SPEC TOPS IN IRTHEORY & PRACTICE INTR
SPEC TOPS IN IRTHEORY & PRACTICE INTR PS 439G
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Candice Schumm IV
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This 22 page Class Notes was uploaded by Candice Schumm IV on Friday October 23, 2015. The Class Notes belongs to PS 439G at University of Kentucky taught by Geoffrey Wallace in Fall. Since its upload, it has received 13 views. For similar materials see /class/228188/ps-439g-university-of-kentucky in Political Science at University of Kentucky.
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Date Created: 10/23/15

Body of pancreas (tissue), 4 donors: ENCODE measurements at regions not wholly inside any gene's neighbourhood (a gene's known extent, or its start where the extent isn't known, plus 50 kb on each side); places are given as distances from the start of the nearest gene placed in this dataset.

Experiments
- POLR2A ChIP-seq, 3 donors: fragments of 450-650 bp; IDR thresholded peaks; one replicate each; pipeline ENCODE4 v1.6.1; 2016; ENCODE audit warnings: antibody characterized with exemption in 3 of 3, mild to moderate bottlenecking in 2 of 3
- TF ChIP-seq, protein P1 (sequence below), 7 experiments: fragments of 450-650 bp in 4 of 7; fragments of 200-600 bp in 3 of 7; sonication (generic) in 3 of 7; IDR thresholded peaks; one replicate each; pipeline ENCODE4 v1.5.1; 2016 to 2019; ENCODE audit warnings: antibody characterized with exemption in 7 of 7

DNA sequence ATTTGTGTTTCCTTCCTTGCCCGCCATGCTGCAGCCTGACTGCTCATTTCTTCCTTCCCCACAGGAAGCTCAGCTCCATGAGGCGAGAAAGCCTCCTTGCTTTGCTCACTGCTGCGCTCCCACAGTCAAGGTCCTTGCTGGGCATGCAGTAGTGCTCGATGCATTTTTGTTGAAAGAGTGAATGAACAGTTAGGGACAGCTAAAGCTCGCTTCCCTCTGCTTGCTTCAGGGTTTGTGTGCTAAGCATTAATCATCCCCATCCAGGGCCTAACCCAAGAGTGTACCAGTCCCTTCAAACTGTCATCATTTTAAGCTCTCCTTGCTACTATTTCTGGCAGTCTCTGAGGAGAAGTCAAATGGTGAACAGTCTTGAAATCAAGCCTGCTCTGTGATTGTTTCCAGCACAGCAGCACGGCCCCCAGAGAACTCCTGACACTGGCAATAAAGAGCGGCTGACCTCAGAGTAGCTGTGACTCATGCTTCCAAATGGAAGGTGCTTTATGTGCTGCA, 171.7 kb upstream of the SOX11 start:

PS 438 Readings Main Ideas Week 7 Plotz David 2000 quotGreens Peace A Controversial New Theory about the True Causes of War and Peace 7 In 18 Holes or Lessquot 0 Links countries who play golf do not ght one another 0 Only exceptions are UK and Ar gmtina in Falklands war UK and North Ireland 0 South Korea in an effort to pacify North Korea through building gdf courses Doyle Michael W 1983 quotKant Liberal Legacies and Foreign Affairs Part 2quot Philosophy and Puhliil im 12 43237353 0 This article highlights the di 39erences between liberal practice toward other liberal societies and liberal practice toward nonliberal societies It argues that liberalism has achieved extra ordinary success in the rst and has contributed to exceptional confusion in the second 0 Foreign Policy Evm though liberal states have become involved in numerous wars with nonliberal states constitutionally secure liberal states have yet to engage in war with one another 0 Military and economic aspects threaten the US s hedgemonic status which poses dangas to the liberal world Other liberal states will not be able to provide mutual assistance Peaceful transition likely in order to preserve economic status Liberal states have a very different relationship with nonliberal states Week 8 October 12 and 14 The Democratic Peace Continued Economic Interdependence Russett Bruce 1993 Grasping the Demomztii Petite Princeton NJ Princeton University Press Chapter 1 The Fact of Democratic Peace 3723 and Chapter 2 Why Democratic Peace 2442 o Democracies do not ght one another They have other means of resolving con ict More democracies in the world the more peaceful the theoretic system 0 Only exceptions are shakey one side is not very democratic Does not apply very well to intrastate wars like the Civil War 0 Kant s concept of perpetual peace through cosmopolitian law 0 Antithesis Tr ansnational International institutions create peace Distance pr events war Alliances make peace Wealth makes peace Political stability makes peace 0 Many constraints on Democracies prevent war Only go to war with certain result Mans eld Edward D et al and Jack Snyder 2005 Eleiting to Fight Why Emeiging Dememziiex Go To War Cambridge MA Cambridge University Press Chapter 1 The Perilous Path to the Democratic Peace 1719 and Chapter 2 Reconciling the Democratic Peace with Accounts of Democratization and War 2173 7 o Woodrow Wilson s idealistic view of the proliferation of danocracies leading to peace 0 Transition to Demoaacy can be dangerous must be a mature enough system to pr event rogue politicians 39om seizing power Must have institutions of public accountability The political system must be ready for transition of you risk going into unnecessary war Pakistan Rwanda that puts you a step back 0 Democracy requires certain pre reqs such as wealth literacy large middle class Transitions are becoming more dif cult 0 Emerging democracies are more warlike due to lacking the domestic political institutions ensuring democratic accountability to a costconscious public Due to immaturity they tend to pick costly and lengthy wars to ght Rosecrance Richard 1986 The Rise ofthe Trading Xtate Cainineree and Conquest in the Modern World New York Basic Books Chapter 2 The Worlds ofInternational Relations The MilimryiPolitical World the Trading World 2243 0 States must chose between military and territorial gains or economic acquisitions If war is easy to win and assimilation of territory is simple states will be inclined to ght If trading proves to be more productive and war looks gloom trading is the best choice Whichever route is easier to improving their world position is the most likely choice Blainey Geoffrey 1988 The Camer War New York NY Free Press Chapter 2 Paradise is a Bazaar 18732 Week 9 October 19 and 21 E 39 1 I Organizations Copeland Dale C 1996 quotEconomic Interdependence and War A Theory ofTrade Expectationsquot International Xemrz39g 19 55741 o Realists stress such factors as relative power while liberals focus on the absence or presence of collective security regimes and the pervasiveness of democratic communities Economic interdependence is the only factor that plays an important causal role in the thinking of both camps and their perspectives are diametrically opposed 0 Liberals would rather trade than invade o Realists argue interdependence increases war 0 Trade Expectations hing on expectations of trade Ifoptimistic about trade future no war If pessimistic about future trade anyways war Kirshner Jonathan 2006 quotGlobalization and National Securityquot In Glaaalz39zatz39an and National fanny ed Kirshner New York NY Routledge 1733 0 Confused Boehmer Charles Erik Gartzke and Timothy Nordsrtrom 2004 quotDo Intergovernmental Organizations Promote Peacequot WorldPalz39tz39m 57 11738 Focus on theory and substantive results don t get bogged down in the smtistics o IGO CAN promote peace or they can be a nonfactor depending on the structure of the IGO Cautious optimism as to their e ects Depends heavily on manber s cohesiveness Must look at goals of the IGO o IGOs can incite con ict when they add to international uncertainty PART III SYSTEMLEVEL EXPLANATION S Week 10 October 26 and 28 The Security Dilemma and Its Consequences Arms Races OffenseDefense Balance and Deterrence Jervis Robert 1978 quotCooperation Under the Security Dilemmaquot World Politim 30 21677 214 0 Although actors may know they are after the same goal they may not be able to reach it Rousseau s Stag Hunt Lack of international enforcement permits anarchy in the system 0 An increase in one state s security means to decrease another 5 o In order to control territory sometimes states must expand their territory further 0 Geography a border which is easy to strike over are typically unstable 0 No way to determine which offense or defense is dominate in warfare 0 Nuclear warfare no such thing as defense only deterrence 0 Weapons that threaten civilians are offensive Both sides possessing weapons and second strike capabilities becomes defensive Weapons that depend on surprise are always o 39ensive o Defensive weapons must be immobile forts moving weapons can become offensive AA covering tanks as they can advance into enemy territory 0 Many military of cials place the warfare s center of gravity on destroying the enemy s economy Sagan Scott D 1989 quotOrigins of the Paci c Warquot In The Origin and Prevention ofMajor WW5 ed R l 0 An irrational adversary will throw deterrence out of the picture Japanese in WWII 0 Paci c Theater a deterrence failure 0 Deterence requires both CREDIBILITY and CAPABILITY o Underdog bad to ght when the opportunity best presented itselfrather than try for a diplomatic Victory 0 Rosevelt s inability to control the government lead to an embargo on Japan sowing the seeds of dissension leading to a pessimistic strike by Japan 0 If both sides believe they can escalate nuclear con ict and the other will back down can lead to a situation where they force themselves into conflict Countries CAN and DO launch themselves into war out of desperation Could be coerced in to nuclear war Rotberg and T K Rabb New York NY Cambridge University Press 3237352 Week 11 November 2 and 4 Distribution of Power and Polarity Waltz Kenneth N 1964 quotThe Smbility ofa Bipolar Worldquot Daedalm 93 38817909 Deutsch Karl and David Singer 1964 quotMultipolar Power Systems and International Stabilityquot 0 Alliance requires one member to be superior in order to operate 0 World many powers is easier to remain stable 0 Smbility within a Bipolar system entails No peripheries Range and intensity of competition OOO Constant presence ofpressure recurrence of crises O Preponderant ofpower keeps smtes from all our war 0 Defend so that one loss may not lead to another 0 Fear drives a lot of choices 7 fear of the enemy s intentions capabilities 0 Smbility is not everyone s highest value 0 United Europe ofThe Seven could add to our hegemony status by allowing them to help us in times of economic need 0 No other countries come close to the clout of the US and Russia 0 Characteristics ofa bipolar system should push US and Russian leaders to act in appropriate manners 0 It is easier for two smtes to get along than 3 World P012222 16 33907406 Blainey Geoffrey 1988 The Camex War New York NY Free Press Chapter 8 The Abacus of Power 1087124 and Chapter 12 Vendetta of the Black Sea 1777185 0 Multi7polar system diminishes likelihood ofwarl 0 Machiavelli Zero7Sum Peace can come through cycling out the most powerful state creating long term peace No balance ofpower system has lasted longer than a few centuries Instability ofbipolar systems are greater than those ofmultipolar If the spread of nuclear weapons were slowed we could transition to multipolar Wohlforth William C 1999 quotThe Stability ofa Unipolar Worldquot International Jean2y 241 5741 0 US Backed away from creating unipolar system due to criticism 7 inherently dangerous 0 For neorealists 7 the concentration ofpower is incredibly dangerous 0 Argument 7 US is the unipolar state unipolar is prone to peace the peace is durable 0 Chief threat 7 US becoming complacentl 0 The current unipolar system is embedded in material conditions ofworld politics 0 Given current balance ofpower 7 the US has a right to be interventionist 0 Power must be clear to all challengers 7 discourages arms races and crisis because they don t stand a chance waste ofmoney 0 Biggest threat to US pole is weak and near sided domestic structure Week 12 November 9 and 11 Power Transition Theory Revisionist States Gilpin Robert 1981 War and Change in World Politics Cambridge Cambridge University Press Excerpts of Chapter 1 The Nature of International Political Change 918 and all of Chapter 4 Equilibrium and Decline 156185 and Chapter 5 Hegemonic War and International Change 186210 0 Actors who bene t most from changes in the system will push the hardest for changes 0 Political change is driven by states self interest and the composition of the system will re ect the underlying changes 0 Key Assumptions 0 International system remains stable as long as all states believe it is not pro table to attempt change 0 If there is expected gain in the system states will try to change it States will try to expand territorial political and economic until marginal costs outweigh gains 0 Systems strive for equilibrium distribution of power will re ect new equilibrium 0 One hegemonic war is the beginning of another cycle of growth expansion and eventual decline The law of uneven growth continues to redistriubute power thus undermining any type of equilibrium in the system Even if equilibrium is established it is only temporary O Schweller Randall L 1994 quotBandwagoning for Pro t Bringing the Revisionist State Back Inquot International Jenn2y 19 1 Excerpt 857107 0 Only in smtes satis ed with their current position is the rst goal of the state security 0 Revisisionist states seek constant growth ofpower must have relative growth 0 Most important determinant of alignment is compatibility ofpolitical goals not imbalances ofpower or threat Satis ed states will join the statusiquo oriented side while dissatis ed power motivated by pro t more than security will join the bandwagon side 0 Bottom Line 7 bandwagon effects are feared by those who are content with the smtus quo since it threatens it and is welcomed by those who are not satis ed with the status quo Some states will bandwagon at the end ofa war in order to achieve peaceful settlements Arab states with Israel Johnston Alastair Iain 2003 quotIs China a Status Quo Powerquot Internationald emn39y 27 45756 0 Engagers argue that China is becoming socialized though mainly in the sphere of economic norms eg free trade and domestic marketization Skeptics either conclude that this is not the case due to the nature of the regime for some China is still Red China for more sophisticated skeptics China is irting with fascism or that it could not possibly happen because China as a rising power by deanition is dissatis ed with the U Sdominated global order a powertransition realpolitik argument 0 Unable to classify China as Status Quo nor Revisionist 0 China does not yet wholly endorse global norms of conduct Moreover a rising dissatisaed China presents a lndamental challenge to the international order established and preferred by the United States 0 Severe domestic turmoil can push a state towards revisionism 0 Security dilemma can cause states to become wearier of one another must be careful in either side viewing and taking action against the other s military moves Induces uncertaintystress into the system PART IV SPECIAL TOPICS ON THE CAUSES OF WAR Week 13 November 16 and 18 Nuclear Weapons Sagan Scott D and Kenneth N Waltz 2003 The spread oaneleW Weaponxl Denate Renewed New York NY WW Norton Chapters 173 37124 Week 14 November 23 The Environment Demographics and International Security I IomeriDixon Thomas E 1994 quotEnvironmental Scarcities and Violent Con ict Evidence from Cases quot Internationald einrig 19 15740 Salehyan Idean 2008 quotFrom Climate Change to Conflict No Consensus Yetquot fonrnalof Peaee Rexeareb 45 33157326 Krebs Ronald R and Jack S Levy 2001 quotDemographic Change and the Sources of International Conflictquot In Demography anal National Xeinriy ed M Weiner and S S Russell New York NY Berghahn Books 627105 Week 15 November 30 and December 2 Environment and Demographics continued Preventing Wars from Recurring Can Peace Treaties and Peacekeeping Keep the Peace Haas Mark L 20022003 quotA Geriatric Peace The Future of US Power in a World of Aging Populationsquot International Seinrig 32 11127147 Fortna Virginia Page 2003 quotScraps of Paper Agreements and the Durability of Peacequot International Organization 57 2337r3 72 Fortna Virginia Page 2004 quotDoes Peacekeeping Keep Peace International Intervention and the Duration of Peace After Civil Warquot International tholiernarter 48 22697292 For both Fortna pieces focus on theory and substantive results don t get bogged down in the statistics According to Blainey how does economic interdependence affect the likelihood of war How does the successfailure of economic sanctions inform the merits of commercial liberalism Direct vs Extended Deterrence Machiavelli Zero Sum What are the ways in which democracy affects the quotprincipleagent problem PS 439 12102010 22400 AM Democratic Peace a The pacific 39 p wan public What the required for Dovles Liberal Peace 0 Four institution described as essential market and private property economies polities that are externally sovereign citizens who possess juridical rights and republicans What are the ways in which A affects the principleagent problem Veto Players m player is a political actor who has the ability to decline a choice being made Speci cally in Tsembelis analysis a veto player is one who can stop a change from the status quo This is analogous to players in a bargaining game where all players must reach agreement A key feature of veto players is that they have preferences over public policy outcomes and these are continuous across the continuous policy choices the veto player faces SpanishAmerican War 0 Was a con ict in 1898 between Sm and the United States6 Revolts against Spanish rule had been endemic for decades in Cuba and were closely watched by Americans there had been war scares before The Selection Effect which there is an error in choosing the individuals or groups to take part in a scientific studyl It is sometimes referred to as the selection effect The term quotselection biasquot most often refers to the distortion of a statistical analysis resulting from the method of collecting samples If the selection bias is not taken into account then any conclusions drawn may be wrong In what ways might regime type affect battlefield performance he best available study on the subject maintains that regime type is largely irrelevant Politically capable governments can mobilize vast resources from the society un der stress of war but totalitarian democratic and authoritarian regimes do not determine the level of performance 62 In short democracies are no better than nondemocracies at transforming economic might into military power Acc rdin to Russett how do structural political norms account for the J peace In the modern international system democracies are less likely to use lethal violence toward other democracies than towards autocratically governed states or than autocratically governed are toward each other Wealth makes peace distance prevents wars alliances make peace political stability makes peace According to Mans eld and Snyder how con ictprone are democratizing states relative to other regime types and why 0 According to Mans eld and Snyder what types of regime transitions are most con ict prone and why 0 Democratization transition is con ict prone because the government is not yet complete making them susceptible to attacks They now have larger targets on their backs ECONOMIC INTERDEPENDENCE According to Copeland how does economic interdependence affect the likelihood of war 0 But my argument also rejects the stark view of realists who automatically equate continued high interdependence with con ict if leaders can sustain positive expectations for the future then trading will indeed seem more rational than invading The Manchester School 0 Manchester was at the time the hub of the world s textile manufacturing industry and had a high population of factory workers who were disadvantaged by the Corn Laws the protectionist policy that imposed tariffs on imported wheat and increased the price of food According to Commercial liberals how does economic interdependence affect the likelihood of war 0 Trade provides valuable benefits or quotgains from tradequot to any particular state A dependent state should therefore seek to avoid war since peaceful trading gives it all the benefits of close ties without any of the costs and risks of war The European Steel and Coal Community 0 A precursor to the EU Norman Angell s Great Illusion o 1933 edition argued that the debacle simply con rmed the unprofitability of modern wars He thus upheld the common liberal view that wars especially major wars result from the misperceptions of leaders caught up in the outmoded belief that war still pays According to Rosecrance what factors in uence whether states will lean toward the military world or the trading world 0 Minimizing dependence on the entire world 0 Want to rely on economic interdependence o Mutually bene cial connections According to Blainey how does economic interdependence affect the likelihood of war 0 How does the successfailure of economic sanctions inform the merits of commercial liberalism Security DilemmaI Arms RacesI Deterrence 0 When Defensive weapons differ from offensive ones it is possible for a state to make itself more secure without making others less secure And when the defense has the advantage over the offense a large increase in one state s security only slightly decreases the security of the others and statusquo powers can all enjoy a high level of security and largely escape from the state of nature Suggests that while arms races don t necessarily lead to wars directly they may play an important intervening role in the escalation of disputes to war Arms races do not directly initiate con agrations According to the indirect effects relationship for arms races why are some arms races so much more dangerous than others General v Immediate Deterrence General Deterrence 7 a sentencing objective which aims to discourage persons other than the offender from committing a similar offense Immediate Deterrence Does a strong general deterrence make an 39 J39 deterrence success more likelv Whv or why not 0 Willingness and Ability o Commitments should be c2d2 o If you don t communicate then it doesn t show the importance 0 Convince the other side that this is very important to you 0 You commitment has to be defensible o What is the commitment that you want to defend the more speci c the better 0 Big Problem talk is cheap 0 Make a costly signal that its not just talk our public is going to demand a response Direct vs Extended Deterrence w 0 Clear communication and credible commitment o Defensible commitment De ned in your own terms of what it is How do you determine when the spiral or deterrence model is more appropriate 0 Spiral or Deterrence Which is Right 0 They present opposite predictions 0 Only way to get opponent to back down is to make rm and credible threats The US oil embargo against Japan Polaritl Power Transitions What are the main sources of change leading to power cvcles The power transition zone Whv did the 30 Years War break out when it did 0 Initially the war was fought largely as a religious con ict between Protestants and Catholics in the Holy Roman Empire although disputes over the internal politics and balance of power within the Empire played a significant part Gradually the war developed into a more general con ict involving most of the European powers Should WWI count as a power transition war Whv or Whv not 0 The Leaders Dilemma How can a hegemon trv to reduce the appeal of the emer ence of a counter 39 39 39 coalition against it 0 Hub and Spoke System 0 It is extensively used in commercial aviation for both passengers and freight and the model has also been adopted in the technology sector as well Delta Airlines pioneered the method in 1955 but it wasn39t until the 1970s when the FedEx company took advantage of the concept that the method really took hold revolutionizing the way airlines were run The Double Blind o is a dilemma in communication in which an individual or group receives two or more con icting messages with one message negating the other The Trilemma of decline 0 Increase resources for security 0 Reduce Commitments o A three triangle approach 0 Top Protection 0 Left Consumption 0 Right Investment Whv is it particulaer difficult to f quot v identifv revi inni 1 states 0 N If you identify a revisionist state then you should notice that soon and then try to neutralize it N Indicators of commitment to SQ N Preference for major redistribution N Clear performance for recasting shared standards Big Dif culty Adherence to norms is instrumental If you re really strategic then you want to lay low until you have the power to have a good shot of changing the system then you ll have the shot to show your true colors The cone of con ict What factors make regional power 39 39 39 39 relativelv more A Peace Treaties and Peacekeeping Demilitarized Zones 0 is an area usually the frontier or boundary between two or more military powers or alliances where military activity is not permitted usually by peace treaty armistice or other bilateral or multilateral agreement Scraps of paper 0 According to Fortna what are two ways peace treaties can improve the prospects for peace 0 states can act to improve the chances for peace Ihave focused on measures that alter incentives by raising the cost of an attack either physically or politically reduce uncertainty by specifying compliance regulating activities that are likely to cause tension providing credible signals of intention or help prevent or manage accidents from spiraling back to war How does Ethiopia s e nerience with wars support imnu u Fortna s ar uments on 39 39 peai 0 These commissions worked well in their early years to settle disputes over land use and fishing and farming rights as well as to handle small incidents between soldiers Conversely the breakdown of these regimes both signaled and contributed to increasing hostility on both sides Putting it all together The funnel of causality o is a model used by theorists in many disciplines chie y political science to explain decision making among large groups of people When drawn out for visual learners a funnel of causality looks like this Acc rdin to lecture what were the permissi 39 quot imate causes of the Falklands Con ict Leopold Galtieri 0 was an Argentine general and President of Argentina from December 22 1981 to June 18 1982 during the last military dictatorship known officially as the National Reorganization Process The death squad Intelligence Battalion 601 directly reported to him He was removed from power soon after the Britishretook the Falklands Islands whose invasion he had ordered 12102010 22400 AM 12102010 22400 AM 12102010 60200 PM The League of Nations and the invasion of Abyssinia Mussolini got ready to invade Abyssinia Ethiopia He wanted war and glory Abyssinia asked the League to help The League talked to Mussolini but he used the time to send an army to Africa The League suggested a plan to give part of Abyssinia to Italy Mussolini ignored the League and invaded Abyssinia The League banned weapons sales and put sanctions on rubber and metal The Abyssinian Emperor Haile Selassie went to the League to appeal for help but it did nothing else in fact Britain and France secretly agreed to give Abyssinia to Italy the HoareLaval Pact Italy conquered Abyssinia The League had failed Direct vs Extended Deterrence Clear Communication credible commitment defensible commitment defined in your own terms of what it is The US oil embarqo aqainst Japan The American oil embargo caused a crisis in Japan Reliant on the US for 80 of its oil the Japanese were forced to decide between withdrawaling from China negotiating an end to the conflict or going to war to obtain the needed resources elsewhere In an attempt to resolve the situation Konoe asked US President Franklin Roosevelt for a summit meeting to discuss the issues Roosevelt replied that Japan needed to leave China before such a meeting could be held While Konoe was seeking a diplomatic solution the military was looking south to the Netherlands East Indies and their rich sources of oil and rubber Believing that an attack in this region would cause the US to declare war they began planning for such an eventuality Power transitions Why did the 30 Years War break out when it did o The war began with the resistance and eventual revolt of Protestant nobles in Bohemia which was under Hapsburg domination against the Catholic king Ferdinand later Holy Roman Emperor Ferdinand II The revolt began in Prague where two royal officers were hurled from a window by Protestant members of the Bohemian diet the socalled Defenestration of Prague May 1618 Ferdinand was declared deposed and the Bohemian throne was offered to Frederick V o A double bind is a dilemma in communication in which an individual or group receives two or more conflicting messages with one message negating the other This creates a situation in which a successful response to one message results in a failed response to the other so that the person will be automatically wrong regardless of response JackalWolfLionLamb one of Schweller s animal kinqdom Just as the lion attractsjackals a powerful revisionist state or coalition attracts opportunistic revisionist powers The goal of quotjackal bandwagoningquot is profit Specifically revisionist states bandwagon to share in the spoils ofvictoryBecause unlimitedaims revisionist powers cannot bandwagon they are the bandwagon offensive bandwagoning is done exclusively by lesser aggressors which Icall limitedaims revisionist states Aside from the desire to acquire additional territory the motivation forjackal bandwagoning may also be security from the lion itself As Roy Douglas remarks quotStalin merits Churchill39s famous epithet 39Hitler39s jackal39 as richly as does Mussolini to whom it was applied Pickings from the lion39s kill were succulent and satisfying for lesser beasts but they also afforded these creatures strength to resist the greater predator should he later turn his attentions to themquot Countervalue is the targeting of an opponent39s cities and civilian populations In contrast counterforce refers to the targeting of an opponent39s military personnel forces and facilities The stabilityinstability Qaradox is an international relations theory regarding the effect of nuclear weapons and mutually assured destruction It states that when two countries each have nuclear weapons the probability of a direct war between them greatly decreases but the probability of minor or indirect conflicts between them increases This occurs because rational actors want to avoid nuclear wars and thus they neither start major conflicts nor allow minor conflicts to escalate into major conflicts thus making it safe to engage in minor conflicts For instance during the Cold War the United States and the Soviet Union never engaged each other in warfare but fought proxy wars in Korea Vietnam and Afghanistan and spent substantial amounts of money and manpower on gaining relative influence over the third world The Kargil conflict The Kargil War was an armed conflict between India and Pakistan that took place between May and July 1999 in the Kargil district of Kashmir and elsewhere along the Line of Control LOC The conflict is also referred to as Operation Vijay Victory in Hindi which was the name of the Indian operation to clear the Kargil sector The cause of the war was the infiltration of Pakistani soldiers and Kashmiri militants into positions on the Indian side of the LOC12 which serves as the de facto border between the two states During the initial stages of the war Pakistan blamed the fighting entirely on independent Kashmiri insurgents but documents left behind by casualties and later statements by Pakistan39s Prime Minister and Chief of Army Staff showed involvement of Pakistani paramilitary forces led by General Rashid The Indian Army later on supported by the Indian Air Force recaptured a majority of the positions on the Indian side of the LOC infiltrated by the Pakistani troops and militants With international diplomatic opposition the Pakistani forces withdrew from the remaining Indian positions along the LOC The NPT s all but the bomb problem Toothless tiger if violator wants to get put forward in a short amount of time it actually gets decided in a very long time Weak Inspection Regime Based on self declaration of nuclear sites The All But the Bomb Problem Balance of Terror The phrase quotbalance of terrorquot is usually used in reference to the nuclear arms race between the United States and the Soviet Union during War It describes the tenuous peace that existed between the two countries as a result of both governments being terrified at the prospect of a worlddestroying nuclear war The term is usually used for rhetorical purposes and was probably coined by Lester Pearson in June 1955 at the 10th anniversary of the signing of the UN Charter quotthe balance of terror has replaced the balance of powerquot Able Archer Able Archer 83 was a tenday NATO command post exercise starting on November 2 1983 that spanned Western Europe centred on SHAPE39s Headquarters situated at Casteau north of the Belgian city of Mons Able Archer exercises simulated a period of conflict escalation culminating in a coordinated nuclear release The 1983 exercise incorporated a new unique format of coded communication radio silences participation by heads of state and a simulated DEFCON 1 nuclear alert The realistic nature of the 1983 exercise coupled with deteriorating relations between the United States and the Soviet Union and the anticipated arrival of Pershing II nuclear missiles in Europe led some members of the Soviet Politburo to believe that Able Archer 83 was a ruse of war obscuring preparations for a genuine nuclear first strike1234 In response the Soviets readied their nuclear forces and placed air units in East Germany and Poland on alert This relatively obscure incident is considered by many historians to be the closest the world has come to nuclear war since the Cuban Missile Crisis of 19627 The threat of nuclear war abruptly ended with the conclusion of the Able Archer 83 exercise on November 11 12102010 60200 PM 12102010 60200 PM